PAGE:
For a long time, I wanted to be a painter, but couldn’t quite locate a sense of what I would call talent. Although I did spend some time painting while working on the novel, it was mostly to remind myself what it felt like to hold brushes and focus my mind on a visual language. I love how different painting is from working with words. As for modeling, I have done that kind of work off and on, mostly a very long time ago (when I was in college). I wrote an essay about the experience when I reflected back on it from a great distance, and was able to appreciate how much it taught me about my relationship to my body. (can we give a link here to that essay? it’s on my website)
In using art as a means of connecting Danzig and Merav, I want to show that making peace is an actively creative process, and indeed a collaborative one as well. These two people have to use their imaginations and empathies to reach across the historical and personal divides that could so easily keep them separated. Each pair of potential enemies has the same creative capacity, or so I believe. Not that it’s easy. But in my opinion, this willingness to break new ground, to take a leap of faith in each other, this is what our future depends upon.
Blue Nude ends in an uplifting, hopeful way for two characters who have been through so much pain. Was ending the novel this way important to you?
See above! Even as I find the entire notion of a “happy ending” to be quite complicated, I do want to invite readers to feel that there is hope even in the darkest moments of this story, including the final scenes. Not just to offer a simplistic recipe for optimism, but to explore the fragility and nuance involved in healing the wounds of history, one person at a time. I believe that small movements in the direction of compassion can make a huge difference in the larger scale of humanity.
Your first novel, The Speed of Light, came out in 2001. How was the experience of writing your second novel different?
There are so many ways to answer this question. One obvious concern was how to resist repeating myself, or following a path that felt safe and familiar. I had to be deliberate about making different choices in voice, subject, imagery—and yet I also had to be able to trust that certain themes continued to haunt and interest me, especially the way the past is palpable inside the present.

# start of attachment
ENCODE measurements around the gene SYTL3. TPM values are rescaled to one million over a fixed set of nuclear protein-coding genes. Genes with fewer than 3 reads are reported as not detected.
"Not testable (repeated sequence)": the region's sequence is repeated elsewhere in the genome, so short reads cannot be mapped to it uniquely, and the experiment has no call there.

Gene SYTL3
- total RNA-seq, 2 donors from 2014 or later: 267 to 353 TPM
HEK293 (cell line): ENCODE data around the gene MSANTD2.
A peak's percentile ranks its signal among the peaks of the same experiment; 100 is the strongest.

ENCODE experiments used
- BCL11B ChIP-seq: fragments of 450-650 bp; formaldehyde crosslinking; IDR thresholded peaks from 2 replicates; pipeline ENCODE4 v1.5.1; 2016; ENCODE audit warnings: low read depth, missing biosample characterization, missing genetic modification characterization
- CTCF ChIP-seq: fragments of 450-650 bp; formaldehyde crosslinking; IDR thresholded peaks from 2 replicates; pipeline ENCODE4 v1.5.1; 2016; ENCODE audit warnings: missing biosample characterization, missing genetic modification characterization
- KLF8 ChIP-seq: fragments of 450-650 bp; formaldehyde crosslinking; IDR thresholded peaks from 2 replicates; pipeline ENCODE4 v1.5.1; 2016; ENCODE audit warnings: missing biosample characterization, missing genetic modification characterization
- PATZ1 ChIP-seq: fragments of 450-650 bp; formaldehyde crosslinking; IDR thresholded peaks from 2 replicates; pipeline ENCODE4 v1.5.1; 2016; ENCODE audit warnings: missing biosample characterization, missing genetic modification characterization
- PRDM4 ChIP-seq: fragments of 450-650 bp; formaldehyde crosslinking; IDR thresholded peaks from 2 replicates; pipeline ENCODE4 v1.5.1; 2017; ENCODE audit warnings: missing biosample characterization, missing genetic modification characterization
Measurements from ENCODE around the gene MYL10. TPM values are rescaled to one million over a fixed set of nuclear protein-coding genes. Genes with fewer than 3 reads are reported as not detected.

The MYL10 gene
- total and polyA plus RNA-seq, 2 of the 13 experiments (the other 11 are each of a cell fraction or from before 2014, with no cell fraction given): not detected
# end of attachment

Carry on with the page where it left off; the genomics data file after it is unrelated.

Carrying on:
I think many authors find that after they’ve discovered an audience of whatever size, they suddenly feel as though there are readers with expectations and preferences. That kind of pressure—even if it’s imaginary!—can easily interfere with one’s authentic process. I kept having to remind myself that Blue Nude was an individual piece of work, and that it would find its own place in the world.
Last but not least, I was writing my first novel mainly during summers because I taught full-time at a community college. While writing Blue Nude, I was able to work with far fewer interruptions because I was no longer teaching.
What books and authors have most influenced your writing?
It would take a long time for me to make a complete list, but first and foremost is Virginia Woolf, especially To the Lighthouse and Mrs. Dalloway. Other significant influences include Michael Ondaatje, Anne Michaels, Marilyn Robinson, Michael Cunningham, Don DeLillo, John Banville, and Sharon Olds.
You are an award-winning poet, and your prose has a lyrical, near-poetic feel to it. More than once, readers and reviewers have commented on the poeticism of your words. Do you write this way intentionally, or is it a natural inclination?
Some combination of the two, I think. My inner voices always sound lyrical to me, and I try my best to translate that quality onto the page. My poetry is quite prosaic and my prose is poetic, so I suppose you could say that I’m hovering in the spaces between the two forms. Honestly, I’m not convinced they are so distinct, at least in my writing life.
What project are you working on now?
I’m working on a novel that is set in my hometown of Schenectady, NY. It’s called Electric City. Too soon to say much more than that!
If you could offer one piece of advice to authors writing fiction, what would it be?
My single piece of advice is to persevere. That may sound simplistic or obvious, but in my experience, it’s the hardest and most essential part of the process. Not to give up when it feels impossible to go forward, not to be discouraged by rejections and disappointments of all kinds, not to allow the opinions of others to overwhelm your vision and purpose. The corrollary is not to try to write like anyone else, and not to obsess about the outcome after the work is done. There is something that only you can create. If you devote yourself fully to writing in the most honest way you can, that process itself will be your best reward.